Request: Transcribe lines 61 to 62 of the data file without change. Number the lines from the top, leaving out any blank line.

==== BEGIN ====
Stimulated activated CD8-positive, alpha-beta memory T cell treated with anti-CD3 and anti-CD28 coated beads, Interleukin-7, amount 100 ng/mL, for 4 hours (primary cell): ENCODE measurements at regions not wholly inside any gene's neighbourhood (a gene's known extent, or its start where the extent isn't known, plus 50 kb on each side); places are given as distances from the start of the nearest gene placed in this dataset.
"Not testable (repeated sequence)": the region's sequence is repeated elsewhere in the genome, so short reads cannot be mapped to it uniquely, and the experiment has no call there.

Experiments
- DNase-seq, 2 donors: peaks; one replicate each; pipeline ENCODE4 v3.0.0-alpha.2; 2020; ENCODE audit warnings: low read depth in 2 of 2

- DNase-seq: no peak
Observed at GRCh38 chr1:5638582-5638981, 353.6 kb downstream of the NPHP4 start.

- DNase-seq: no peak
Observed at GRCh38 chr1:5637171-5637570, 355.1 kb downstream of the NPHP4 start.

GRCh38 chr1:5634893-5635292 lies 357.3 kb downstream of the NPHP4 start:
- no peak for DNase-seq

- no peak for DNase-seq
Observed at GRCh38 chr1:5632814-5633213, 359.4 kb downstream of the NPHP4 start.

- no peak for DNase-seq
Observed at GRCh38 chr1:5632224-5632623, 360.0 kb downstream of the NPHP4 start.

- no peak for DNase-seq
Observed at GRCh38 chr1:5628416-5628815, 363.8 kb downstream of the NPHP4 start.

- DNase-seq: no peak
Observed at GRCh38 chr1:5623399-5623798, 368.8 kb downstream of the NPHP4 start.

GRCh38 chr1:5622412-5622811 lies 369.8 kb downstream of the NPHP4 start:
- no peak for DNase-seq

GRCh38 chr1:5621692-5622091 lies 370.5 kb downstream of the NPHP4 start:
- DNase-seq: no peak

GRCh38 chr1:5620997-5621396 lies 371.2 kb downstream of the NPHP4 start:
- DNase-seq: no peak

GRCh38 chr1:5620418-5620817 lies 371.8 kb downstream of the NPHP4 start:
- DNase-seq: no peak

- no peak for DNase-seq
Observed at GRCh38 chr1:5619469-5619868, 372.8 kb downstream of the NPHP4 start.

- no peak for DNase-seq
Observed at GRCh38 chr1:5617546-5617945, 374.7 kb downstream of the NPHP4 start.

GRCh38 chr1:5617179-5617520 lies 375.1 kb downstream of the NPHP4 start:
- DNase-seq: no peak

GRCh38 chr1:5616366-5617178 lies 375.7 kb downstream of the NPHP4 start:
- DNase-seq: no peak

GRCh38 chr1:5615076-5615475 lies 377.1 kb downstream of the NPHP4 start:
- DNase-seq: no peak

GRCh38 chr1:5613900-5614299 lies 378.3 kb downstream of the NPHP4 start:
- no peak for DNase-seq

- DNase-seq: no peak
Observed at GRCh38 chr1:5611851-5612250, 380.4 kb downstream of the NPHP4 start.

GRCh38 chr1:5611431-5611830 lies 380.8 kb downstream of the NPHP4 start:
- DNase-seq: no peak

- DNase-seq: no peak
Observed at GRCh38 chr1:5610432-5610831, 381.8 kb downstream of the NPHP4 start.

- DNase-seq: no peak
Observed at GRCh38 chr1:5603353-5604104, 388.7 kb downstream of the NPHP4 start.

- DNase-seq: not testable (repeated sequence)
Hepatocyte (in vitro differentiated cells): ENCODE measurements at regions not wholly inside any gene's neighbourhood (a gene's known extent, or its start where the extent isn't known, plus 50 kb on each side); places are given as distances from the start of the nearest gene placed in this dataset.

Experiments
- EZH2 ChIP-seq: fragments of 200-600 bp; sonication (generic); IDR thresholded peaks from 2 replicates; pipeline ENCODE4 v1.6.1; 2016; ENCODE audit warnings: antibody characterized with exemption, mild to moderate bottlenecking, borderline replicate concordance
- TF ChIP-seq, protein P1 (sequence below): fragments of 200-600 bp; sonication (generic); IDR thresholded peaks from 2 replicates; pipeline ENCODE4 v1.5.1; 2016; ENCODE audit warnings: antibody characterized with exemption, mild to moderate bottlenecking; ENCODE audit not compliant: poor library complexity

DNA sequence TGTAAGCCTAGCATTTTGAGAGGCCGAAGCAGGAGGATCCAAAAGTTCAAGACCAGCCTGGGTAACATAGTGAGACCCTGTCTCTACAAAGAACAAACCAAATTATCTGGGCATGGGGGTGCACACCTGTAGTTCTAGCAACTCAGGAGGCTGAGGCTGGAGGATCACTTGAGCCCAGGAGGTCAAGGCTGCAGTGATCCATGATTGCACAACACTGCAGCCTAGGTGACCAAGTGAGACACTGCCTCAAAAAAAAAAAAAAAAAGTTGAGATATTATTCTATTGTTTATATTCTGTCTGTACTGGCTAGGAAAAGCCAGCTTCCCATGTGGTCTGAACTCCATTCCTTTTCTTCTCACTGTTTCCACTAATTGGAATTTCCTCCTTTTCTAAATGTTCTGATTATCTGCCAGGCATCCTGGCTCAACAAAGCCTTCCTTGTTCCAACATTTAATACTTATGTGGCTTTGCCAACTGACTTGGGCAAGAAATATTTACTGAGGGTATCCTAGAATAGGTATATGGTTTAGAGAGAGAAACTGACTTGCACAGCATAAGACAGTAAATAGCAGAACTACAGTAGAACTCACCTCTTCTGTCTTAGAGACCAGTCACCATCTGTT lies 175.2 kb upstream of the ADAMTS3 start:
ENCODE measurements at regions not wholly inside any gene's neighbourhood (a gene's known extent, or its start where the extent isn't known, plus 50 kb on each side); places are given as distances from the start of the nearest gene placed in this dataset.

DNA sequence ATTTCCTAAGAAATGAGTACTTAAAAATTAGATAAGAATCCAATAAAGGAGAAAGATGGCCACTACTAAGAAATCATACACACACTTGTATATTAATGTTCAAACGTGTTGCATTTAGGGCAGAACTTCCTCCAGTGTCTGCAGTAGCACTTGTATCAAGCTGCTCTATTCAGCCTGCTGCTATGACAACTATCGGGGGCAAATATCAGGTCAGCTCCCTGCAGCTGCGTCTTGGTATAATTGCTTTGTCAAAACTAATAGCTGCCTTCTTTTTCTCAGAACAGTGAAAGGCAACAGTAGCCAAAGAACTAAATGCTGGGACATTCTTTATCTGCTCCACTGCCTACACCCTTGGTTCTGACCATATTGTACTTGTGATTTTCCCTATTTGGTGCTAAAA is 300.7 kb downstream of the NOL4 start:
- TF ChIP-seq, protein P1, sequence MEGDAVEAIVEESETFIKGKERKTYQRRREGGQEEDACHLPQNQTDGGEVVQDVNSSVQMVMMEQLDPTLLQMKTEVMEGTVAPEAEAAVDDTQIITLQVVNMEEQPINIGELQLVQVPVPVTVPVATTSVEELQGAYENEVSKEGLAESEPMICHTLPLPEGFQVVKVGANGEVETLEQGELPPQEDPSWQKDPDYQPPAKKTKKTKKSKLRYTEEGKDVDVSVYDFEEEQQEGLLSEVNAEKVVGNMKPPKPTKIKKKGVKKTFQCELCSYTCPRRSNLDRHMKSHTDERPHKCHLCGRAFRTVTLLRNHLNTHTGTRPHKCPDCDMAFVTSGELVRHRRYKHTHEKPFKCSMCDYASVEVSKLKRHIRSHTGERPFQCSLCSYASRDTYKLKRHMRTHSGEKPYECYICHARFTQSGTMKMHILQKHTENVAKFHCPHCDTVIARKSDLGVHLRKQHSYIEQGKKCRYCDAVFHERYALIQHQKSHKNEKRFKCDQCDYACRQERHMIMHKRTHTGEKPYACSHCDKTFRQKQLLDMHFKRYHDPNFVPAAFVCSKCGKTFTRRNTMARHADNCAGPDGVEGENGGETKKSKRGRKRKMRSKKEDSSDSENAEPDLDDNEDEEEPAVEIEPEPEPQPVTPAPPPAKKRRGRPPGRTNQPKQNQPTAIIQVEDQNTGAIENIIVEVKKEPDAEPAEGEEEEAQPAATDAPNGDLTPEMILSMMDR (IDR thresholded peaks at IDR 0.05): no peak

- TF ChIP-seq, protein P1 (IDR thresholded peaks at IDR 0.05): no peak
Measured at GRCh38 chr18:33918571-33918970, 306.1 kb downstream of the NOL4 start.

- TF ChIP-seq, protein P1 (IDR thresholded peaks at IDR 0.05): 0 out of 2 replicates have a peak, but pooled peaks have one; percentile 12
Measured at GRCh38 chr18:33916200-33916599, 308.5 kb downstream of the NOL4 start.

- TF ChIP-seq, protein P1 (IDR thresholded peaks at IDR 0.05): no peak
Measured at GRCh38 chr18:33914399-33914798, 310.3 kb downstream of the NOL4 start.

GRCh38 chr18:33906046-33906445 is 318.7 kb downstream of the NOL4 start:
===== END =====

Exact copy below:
Measured at GRCh38 chr18:33914399-33914798, 310.3 kb downstream of the NOL4 start.

GRCh38 chr18:33906046-33906445 is 318.7 kb downstream of the NOL4 start: